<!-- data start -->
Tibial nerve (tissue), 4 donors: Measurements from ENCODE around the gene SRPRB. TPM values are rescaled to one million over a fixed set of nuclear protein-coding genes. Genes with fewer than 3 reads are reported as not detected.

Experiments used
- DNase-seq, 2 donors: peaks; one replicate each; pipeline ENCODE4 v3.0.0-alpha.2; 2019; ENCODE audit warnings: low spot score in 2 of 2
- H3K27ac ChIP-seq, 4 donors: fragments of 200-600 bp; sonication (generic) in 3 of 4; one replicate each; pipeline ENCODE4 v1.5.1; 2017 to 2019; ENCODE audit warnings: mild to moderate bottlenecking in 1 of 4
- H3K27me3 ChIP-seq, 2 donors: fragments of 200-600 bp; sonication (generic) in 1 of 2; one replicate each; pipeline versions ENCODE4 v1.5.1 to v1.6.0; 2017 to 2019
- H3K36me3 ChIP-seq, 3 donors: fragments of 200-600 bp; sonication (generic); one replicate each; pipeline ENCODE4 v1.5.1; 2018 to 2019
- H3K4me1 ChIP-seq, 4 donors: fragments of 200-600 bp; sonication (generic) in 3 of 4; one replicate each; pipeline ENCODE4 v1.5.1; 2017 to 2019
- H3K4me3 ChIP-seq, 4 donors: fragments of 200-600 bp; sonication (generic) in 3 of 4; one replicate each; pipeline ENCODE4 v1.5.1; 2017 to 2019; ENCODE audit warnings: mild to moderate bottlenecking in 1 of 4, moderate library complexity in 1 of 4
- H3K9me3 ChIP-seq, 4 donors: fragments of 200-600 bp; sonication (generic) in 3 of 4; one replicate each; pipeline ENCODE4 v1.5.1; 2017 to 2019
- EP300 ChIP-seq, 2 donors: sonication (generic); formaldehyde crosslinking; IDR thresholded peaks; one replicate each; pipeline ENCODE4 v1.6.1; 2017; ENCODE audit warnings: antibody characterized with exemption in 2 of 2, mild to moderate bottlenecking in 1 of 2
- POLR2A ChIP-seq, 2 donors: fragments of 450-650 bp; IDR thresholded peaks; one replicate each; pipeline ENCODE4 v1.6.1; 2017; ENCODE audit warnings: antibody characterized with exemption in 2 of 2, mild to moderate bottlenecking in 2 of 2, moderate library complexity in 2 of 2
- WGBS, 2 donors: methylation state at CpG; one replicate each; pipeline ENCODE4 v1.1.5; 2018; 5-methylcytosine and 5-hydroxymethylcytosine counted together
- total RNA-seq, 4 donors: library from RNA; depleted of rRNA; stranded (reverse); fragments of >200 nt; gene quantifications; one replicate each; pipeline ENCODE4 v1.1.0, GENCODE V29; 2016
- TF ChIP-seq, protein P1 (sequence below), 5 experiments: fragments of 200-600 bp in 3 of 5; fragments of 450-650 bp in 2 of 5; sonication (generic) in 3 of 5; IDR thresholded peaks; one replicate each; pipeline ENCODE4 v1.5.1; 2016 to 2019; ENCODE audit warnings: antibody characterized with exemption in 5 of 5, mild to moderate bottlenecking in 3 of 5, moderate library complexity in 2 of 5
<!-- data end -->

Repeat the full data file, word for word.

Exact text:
Tibial nerve (tissue), 4 donors: Measurements from ENCODE around the gene SRPRB. TPM values are rescaled to one million over a fixed set of nuclear protein-coding genes. Genes with fewer than 3 reads are reported as not detected.

Experiments used
- DNase-seq, 2 donors: peaks; one replicate each; pipeline ENCODE4 v3.0.0-alpha.2; 2019; ENCODE audit warnings: low spot score in 2 of 2
- H3K27ac ChIP-seq, 4 donors: fragments of 200-600 bp; sonication (generic) in 3 of 4; one replicate each; pipeline ENCODE4 v1.5.1; 2017 to 2019; ENCODE audit warnings: mild to moderate bottlenecking in 1 of 4
- H3K27me3 ChIP-seq, 2 donors: fragments of 200-600 bp; sonication (generic) in 1 of 2; one replicate each; pipeline versions ENCODE4 v1.5.1 to v1.6.0; 2017 to 2019
- H3K36me3 ChIP-seq, 3 donors: fragments of 200-600 bp; sonication (generic); one replicate each; pipeline ENCODE4 v1.5.1; 2018 to 2019
- H3K4me1 ChIP-seq, 4 donors: fragments of 200-600 bp; sonication (generic) in 3 of 4; one replicate each; pipeline ENCODE4 v1.5.1; 2017 to 2019
- H3K4me3 ChIP-seq, 4 donors: fragments of 200-600 bp; sonication (generic) in 3 of 4; one replicate each; pipeline ENCODE4 v1.5.1; 2017 to 2019; ENCODE audit warnings: mild to moderate bottlenecking in 1 of 4, moderate library complexity in 1 of 4
- H3K9me3 ChIP-seq, 4 donors: fragments of 200-600 bp; sonication (generic) in 3 of 4; one replicate each; pipeline ENCODE4 v1.5.1; 2017 to 2019
- EP300 ChIP-seq, 2 donors: sonication (generic); formaldehyde crosslinking; IDR thresholded peaks; one replicate each; pipeline ENCODE4 v1.6.1; 2017; ENCODE audit warnings: antibody characterized with exemption in 2 of 2, mild to moderate bottlenecking in 1 of 2
- POLR2A ChIP-seq, 2 donors: fragments of 450-650 bp; IDR thresholded peaks; one replicate each; pipeline ENCODE4 v1.6.1; 2017; ENCODE audit warnings: antibody characterized with exemption in 2 of 2, mild to moderate bottlenecking in 2 of 2, moderate library complexity in 2 of 2
- WGBS, 2 donors: methylation state at CpG; one replicate each; pipeline ENCODE4 v1.1.5; 2018; 5-methylcytosine and 5-hydroxymethylcytosine counted together
- total RNA-seq, 4 donors: library from RNA; depleted of rRNA; stranded (reverse); fragments of >200 nt; gene quantifications; one replicate each; pipeline ENCODE4 v1.1.0, GENCODE V29; 2016
- TF ChIP-seq, protein P1 (sequence below), 5 experiments: fragments of 200-600 bp in 3 of 5; fragments of 450-650 bp in 2 of 5; sonication (generic) in 3 of 5; IDR thresholded peaks; one replicate each; pipeline ENCODE4 v1.5.1; 2016 to 2019; ENCODE audit warnings: antibody characterized with exemption in 5 of 5, mild to moderate bottlenecking in 3 of 5, moderate library complexity in 2 of 5